Periodontal disease is identified by the dentist or dental care hygienist during a periodontal exam. This kind of exam should be a component of the regular dental care check-up.
A periodontal probe (a small dental tool) is used to determine the size of the sulcus (pocket or room) between the tooth and gum tissue. The depth of a healthy and balanced sulcus is three millimeters or less, and should not bleed. The periodontal probe shows if the pouches are deeper than three millimeters. As periodontal disease gets worse, the pockets typically get deeper.
Your dental practitioner or hygienist will utilize pocket depths, the amount of bleeding from your gums, inflammation, looseness of the teeth, etc., in order to make an analysis that will fall into a group below:
Gingivitis is the first stage of a periodontal condition. Plaque and its toxin by-products aggravate the gum tissue, making them painful or tender, causing inflammation, and making the gums likely to bleed.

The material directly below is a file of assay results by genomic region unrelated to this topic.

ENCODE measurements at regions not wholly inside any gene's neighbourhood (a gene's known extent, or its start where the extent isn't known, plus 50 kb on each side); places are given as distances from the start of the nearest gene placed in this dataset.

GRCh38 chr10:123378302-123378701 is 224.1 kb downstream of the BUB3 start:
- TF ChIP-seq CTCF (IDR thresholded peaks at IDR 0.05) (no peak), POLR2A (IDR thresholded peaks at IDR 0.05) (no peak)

Over time plaque hardens into calculus (tartar). As calculus and plaque continue building up, the gum tissue start to recede from the teeth. Deeper pockets form between the gum tissue and teeth and are then filled with micro-organisms and pus. The gum tissue becomes irritated, inflamed, and it bleeds easily. Slight to modest bone tissue loss can occur.
The teeth are less supported due to the fact that gum tissue, bone tissue, and periodontal ligament continue to be damaged. Unless addressed, the affected teeth will become loose and could be lost. Generalized moderate to serious bone tissue loss can occur.